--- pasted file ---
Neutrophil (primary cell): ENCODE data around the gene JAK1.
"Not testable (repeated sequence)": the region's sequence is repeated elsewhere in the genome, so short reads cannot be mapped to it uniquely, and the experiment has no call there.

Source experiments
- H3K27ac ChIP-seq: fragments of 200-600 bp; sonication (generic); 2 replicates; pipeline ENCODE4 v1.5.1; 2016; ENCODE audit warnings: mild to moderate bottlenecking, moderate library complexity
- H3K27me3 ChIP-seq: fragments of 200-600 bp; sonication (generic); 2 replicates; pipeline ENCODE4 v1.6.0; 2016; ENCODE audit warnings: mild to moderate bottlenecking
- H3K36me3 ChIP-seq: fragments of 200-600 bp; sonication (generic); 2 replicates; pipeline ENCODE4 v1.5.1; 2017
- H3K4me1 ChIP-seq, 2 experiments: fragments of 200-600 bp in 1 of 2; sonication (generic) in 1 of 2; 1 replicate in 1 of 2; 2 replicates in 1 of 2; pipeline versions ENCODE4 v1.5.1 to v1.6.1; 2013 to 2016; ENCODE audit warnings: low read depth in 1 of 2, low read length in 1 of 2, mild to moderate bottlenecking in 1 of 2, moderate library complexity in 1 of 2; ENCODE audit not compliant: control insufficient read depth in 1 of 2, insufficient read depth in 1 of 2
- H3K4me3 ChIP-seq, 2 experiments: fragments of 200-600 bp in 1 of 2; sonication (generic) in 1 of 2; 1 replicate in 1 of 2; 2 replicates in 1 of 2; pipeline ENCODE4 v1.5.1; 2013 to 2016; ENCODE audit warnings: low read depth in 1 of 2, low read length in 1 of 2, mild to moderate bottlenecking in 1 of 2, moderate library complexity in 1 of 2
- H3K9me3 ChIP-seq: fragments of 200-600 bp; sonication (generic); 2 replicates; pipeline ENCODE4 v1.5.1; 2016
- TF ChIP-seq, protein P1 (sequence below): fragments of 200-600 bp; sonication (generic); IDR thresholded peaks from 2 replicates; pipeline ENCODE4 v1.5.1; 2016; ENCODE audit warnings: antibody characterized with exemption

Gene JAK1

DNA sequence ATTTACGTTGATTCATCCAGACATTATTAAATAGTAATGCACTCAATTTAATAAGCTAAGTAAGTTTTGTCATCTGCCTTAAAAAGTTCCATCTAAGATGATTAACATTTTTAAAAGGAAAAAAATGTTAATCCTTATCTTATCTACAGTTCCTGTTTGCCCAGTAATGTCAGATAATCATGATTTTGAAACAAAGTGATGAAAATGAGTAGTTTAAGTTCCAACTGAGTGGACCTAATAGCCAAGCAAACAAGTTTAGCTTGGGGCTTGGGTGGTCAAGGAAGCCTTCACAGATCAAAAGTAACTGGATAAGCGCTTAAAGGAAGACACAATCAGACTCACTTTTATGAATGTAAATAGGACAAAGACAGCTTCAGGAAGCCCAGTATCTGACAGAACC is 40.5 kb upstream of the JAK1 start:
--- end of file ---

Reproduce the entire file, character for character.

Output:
Neutrophil (primary cell): ENCODE data around the gene JAK1.
"Not testable (repeated sequence)": the region's sequence is repeated elsewhere in the genome, so short reads cannot be mapped to it uniquely, and the experiment has no call there.

Source experiments
- H3K27ac ChIP-seq: fragments of 200-600 bp; sonication (generic); 2 replicates; pipeline ENCODE4 v1.5.1; 2016; ENCODE audit warnings: mild to moderate bottlenecking, moderate library complexity
- H3K27me3 ChIP-seq: fragments of 200-600 bp; sonication (generic); 2 replicates; pipeline ENCODE4 v1.6.0; 2016; ENCODE audit warnings: mild to moderate bottlenecking
- H3K36me3 ChIP-seq: fragments of 200-600 bp; sonication (generic); 2 replicates; pipeline ENCODE4 v1.5.1; 2017
- H3K4me1 ChIP-seq, 2 experiments: fragments of 200-600 bp in 1 of 2; sonication (generic) in 1 of 2; 1 replicate in 1 of 2; 2 replicates in 1 of 2; pipeline versions ENCODE4 v1.5.1 to v1.6.1; 2013 to 2016; ENCODE audit warnings: low read depth in 1 of 2, low read length in 1 of 2, mild to moderate bottlenecking in 1 of 2, moderate library complexity in 1 of 2; ENCODE audit not compliant: control insufficient read depth in 1 of 2, insufficient read depth in 1 of 2
- H3K4me3 ChIP-seq, 2 experiments: fragments of 200-600 bp in 1 of 2; sonication (generic) in 1 of 2; 1 replicate in 1 of 2; 2 replicates in 1 of 2; pipeline ENCODE4 v1.5.1; 2013 to 2016; ENCODE audit warnings: low read depth in 1 of 2, low read length in 1 of 2, mild to moderate bottlenecking in 1 of 2, moderate library complexity in 1 of 2
- H3K9me3 ChIP-seq: fragments of 200-600 bp; sonication (generic); 2 replicates; pipeline ENCODE4 v1.5.1; 2016
- TF ChIP-seq, protein P1 (sequence below): fragments of 200-600 bp; sonication (generic); IDR thresholded peaks from 2 replicates; pipeline ENCODE4 v1.5.1; 2016; ENCODE audit warnings: antibody characterized with exemption

Gene JAK1

DNA sequence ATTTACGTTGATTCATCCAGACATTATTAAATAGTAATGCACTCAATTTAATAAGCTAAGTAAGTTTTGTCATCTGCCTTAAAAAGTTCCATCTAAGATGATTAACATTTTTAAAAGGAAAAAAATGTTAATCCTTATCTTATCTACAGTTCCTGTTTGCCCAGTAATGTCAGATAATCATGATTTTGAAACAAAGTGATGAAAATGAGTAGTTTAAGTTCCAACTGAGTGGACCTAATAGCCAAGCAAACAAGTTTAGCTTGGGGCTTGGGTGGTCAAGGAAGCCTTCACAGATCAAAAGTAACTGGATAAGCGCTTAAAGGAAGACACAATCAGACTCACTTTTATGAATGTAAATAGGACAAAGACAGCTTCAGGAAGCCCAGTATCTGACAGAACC is 40.5 kb upstream of the JAK1 start: